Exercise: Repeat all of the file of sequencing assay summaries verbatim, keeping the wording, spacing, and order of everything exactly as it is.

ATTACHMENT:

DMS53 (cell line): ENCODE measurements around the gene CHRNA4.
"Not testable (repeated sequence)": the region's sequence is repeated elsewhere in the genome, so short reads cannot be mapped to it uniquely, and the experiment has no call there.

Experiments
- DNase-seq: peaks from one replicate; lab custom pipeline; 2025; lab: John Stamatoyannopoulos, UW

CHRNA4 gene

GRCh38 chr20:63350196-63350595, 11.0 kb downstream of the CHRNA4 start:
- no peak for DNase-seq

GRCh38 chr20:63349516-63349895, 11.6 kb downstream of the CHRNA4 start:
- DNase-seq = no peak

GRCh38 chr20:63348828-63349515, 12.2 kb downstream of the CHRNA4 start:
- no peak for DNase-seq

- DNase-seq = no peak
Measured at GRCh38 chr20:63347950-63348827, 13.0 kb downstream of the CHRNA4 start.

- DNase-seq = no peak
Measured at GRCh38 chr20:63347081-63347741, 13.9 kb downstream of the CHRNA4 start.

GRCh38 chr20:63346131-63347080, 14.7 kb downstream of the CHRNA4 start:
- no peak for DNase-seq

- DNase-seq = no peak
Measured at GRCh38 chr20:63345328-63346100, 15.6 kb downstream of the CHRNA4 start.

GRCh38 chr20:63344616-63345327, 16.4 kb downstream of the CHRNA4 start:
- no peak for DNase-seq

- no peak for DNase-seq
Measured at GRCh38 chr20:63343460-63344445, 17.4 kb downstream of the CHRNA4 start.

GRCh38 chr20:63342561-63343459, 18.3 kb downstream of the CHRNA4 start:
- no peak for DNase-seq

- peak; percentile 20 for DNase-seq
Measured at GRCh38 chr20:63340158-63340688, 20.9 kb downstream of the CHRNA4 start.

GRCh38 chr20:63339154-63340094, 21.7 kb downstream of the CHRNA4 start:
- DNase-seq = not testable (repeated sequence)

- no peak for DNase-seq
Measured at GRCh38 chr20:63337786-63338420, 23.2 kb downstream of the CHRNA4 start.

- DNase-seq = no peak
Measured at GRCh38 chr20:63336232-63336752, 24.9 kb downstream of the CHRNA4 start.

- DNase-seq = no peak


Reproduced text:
DMS53 (cell line): ENCODE measurements around the gene CHRNA4.
"Not testable (repeated sequence)": the region's sequence is repeated elsewhere in the genome, so short reads cannot be mapped to it uniquely, and the experiment has no call there.

Experiments
- DNase-seq: peaks from one replicate; lab custom pipeline; 2025; lab: John Stamatoyannopoulos, UW

CHRNA4 gene

GRCh38 chr20:63350196-63350595, 11.0 kb downstream of the CHRNA4 start:
- no peak for DNase-seq

GRCh38 chr20:63349516-63349895, 11.6 kb downstream of the CHRNA4 start:
- DNase-seq = no peak

GRCh38 chr20:63348828-63349515, 12.2 kb downstream of the CHRNA4 start:
- no peak for DNase-seq

- DNase-seq = no peak
Measured at GRCh38 chr20:63347950-63348827, 13.0 kb downstream of the CHRNA4 start.

- DNase-seq = no peak
Measured at GRCh38 chr20:63347081-63347741, 13.9 kb downstream of the CHRNA4 start.

GRCh38 chr20:63346131-63347080, 14.7 kb downstream of the CHRNA4 start:
- no peak for DNase-seq

- DNase-seq = no peak
Measured at GRCh38 chr20:63345328-63346100, 15.6 kb downstream of the CHRNA4 start.

GRCh38 chr20:63344616-63345327, 16.4 kb downstream of the CHRNA4 start:
- no peak for DNase-seq

- no peak for DNase-seq
Measured at GRCh38 chr20:63343460-63344445, 17.4 kb downstream of the CHRNA4 start.

GRCh38 chr20:63342561-63343459, 18.3 kb downstream of the CHRNA4 start:
- no peak for DNase-seq

- peak; percentile 20 for DNase-seq
Measured at GRCh38 chr20:63340158-63340688, 20.9 kb downstream of the CHRNA4 start.

GRCh38 chr20:63339154-63340094, 21.7 kb downstream of the CHRNA4 start:
- DNase-seq = not testable (repeated sequence)

- no peak for DNase-seq
Measured at GRCh38 chr20:63337786-63338420, 23.2 kb downstream of the CHRNA4 start.

- DNase-seq = no peak
Measured at GRCh38 chr20:63336232-63336752, 24.9 kb downstream of the CHRNA4 start.

- DNase-seq = no peak